The dampers are the TRF threaded polished units. You don’t need the plastic spring spacers to adjust the ride height. I built the dampers using Associated green slime on the o rings to prevent leaking & ensure a smooth movement. I chose to use the supplied Tamiya 600wt oil. The oil is blue in colour so, a nice contrast to the silver dampers!

The front shocks just avoid hitting the Roll bar attachment's.

The rear dampers are spaced 12mm away from the shock tower, this looks like a lot but allows the damper to sit straight with the shims used in the rear arms. Only 3mm is needed on the front

Rolling chassis complete!

This chassis looks great. I get so used to seeing modern touring cars, the TRF414 just looks so different to the norm, and blue aluminium and carbon always looks fantastic. Here are few close ups.

Front view. Here you can see the other mounting point for the front anti-roll bars.

The rear of the car. Here you can see the lightweight ball differential with the retaining rings that will stop the plastic outdrives splaying out on an impact.

What’s next for the car?

As previously mentioned, this car will be used on the track. Although the purists say its too valuable to build/race, I feel it’s a shame to leave it sat in the box. I always wanted this car, so I am going to make the most of it!

I will be aiming to fit period correct motor/esc. I could fit a brushless system, but I feels this ruins the purpose of the car. Even a modern day 17.5t brushless has more torque than the 8x2 brushed motor this car used. I will fit a modern radio & servo as its easier to use the car but doesn’t affect performance. I will see if I can find some saddle pack lipos. Old school C cells may not be easily available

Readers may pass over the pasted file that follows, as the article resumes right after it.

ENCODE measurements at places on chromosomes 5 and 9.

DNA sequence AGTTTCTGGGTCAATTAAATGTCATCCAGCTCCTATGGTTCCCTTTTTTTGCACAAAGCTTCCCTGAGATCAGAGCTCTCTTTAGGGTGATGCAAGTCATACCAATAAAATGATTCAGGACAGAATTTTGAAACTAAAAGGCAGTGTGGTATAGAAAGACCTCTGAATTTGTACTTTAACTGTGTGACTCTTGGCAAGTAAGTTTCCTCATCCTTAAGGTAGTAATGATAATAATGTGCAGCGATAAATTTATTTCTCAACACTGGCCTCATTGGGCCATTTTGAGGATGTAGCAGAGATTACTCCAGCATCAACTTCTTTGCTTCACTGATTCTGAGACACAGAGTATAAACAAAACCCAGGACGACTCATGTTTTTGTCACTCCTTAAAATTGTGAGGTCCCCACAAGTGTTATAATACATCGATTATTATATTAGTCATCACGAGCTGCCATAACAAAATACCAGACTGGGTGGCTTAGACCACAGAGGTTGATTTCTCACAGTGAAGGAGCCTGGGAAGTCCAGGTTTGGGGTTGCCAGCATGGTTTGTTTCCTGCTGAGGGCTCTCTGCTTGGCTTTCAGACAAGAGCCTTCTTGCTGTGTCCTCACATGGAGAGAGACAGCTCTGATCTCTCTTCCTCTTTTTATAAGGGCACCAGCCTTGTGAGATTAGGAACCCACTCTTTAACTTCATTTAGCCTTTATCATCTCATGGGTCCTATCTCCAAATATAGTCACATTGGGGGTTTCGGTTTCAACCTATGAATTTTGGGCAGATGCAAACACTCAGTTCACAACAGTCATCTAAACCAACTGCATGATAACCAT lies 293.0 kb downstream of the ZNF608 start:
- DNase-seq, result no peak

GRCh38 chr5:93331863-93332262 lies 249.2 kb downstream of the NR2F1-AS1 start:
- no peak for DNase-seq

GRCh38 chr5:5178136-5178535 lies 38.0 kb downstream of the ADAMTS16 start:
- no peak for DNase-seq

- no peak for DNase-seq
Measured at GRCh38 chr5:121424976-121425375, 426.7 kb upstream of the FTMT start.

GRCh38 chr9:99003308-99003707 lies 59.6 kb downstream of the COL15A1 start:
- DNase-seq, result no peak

At the time of writing, I have found a Futaba ESC & Reedy Ti motor. Not exactly 100% accurate, but pretty close to the equipment used

The kit comes with the exact same shell & wing that Surikarn used. The shell is a Protoform Dodge Stratus. A very popular shell back in the day. The Ride rear wing is also included. This bodyshell highlights a massive improvement of bodyshell development over the years. Most modern shells have centre/offset positions for the front wheels and lines across the bonnet/boot to align the body posts accurately. A bit of guess work was required, but I have mounted the shell evenly.

I will be getting the shell painted in Surikarn’s colours as a fitting tribute

The wheels are Tamiya ones he used, but no tyres/inserts are included. As the championship used Team Orion control tyres, they may have been difficult to obtain after the event. I will see what I can do.

Stay tuned for Part 2 of this review where I will be include fitting the electrics, popping on the painted shall and will hit the track!

TRF414 5746120270085899520

Post a comment

  1. Hobbyking still sells individual Sub-C cells: https://hobbyking.com/en_us/turnigy-sub-c-1-2v-5000mah-high-power-series-nimh-single-cell.html

    Also, thank you for writing so many great articles!

    ReplyDelete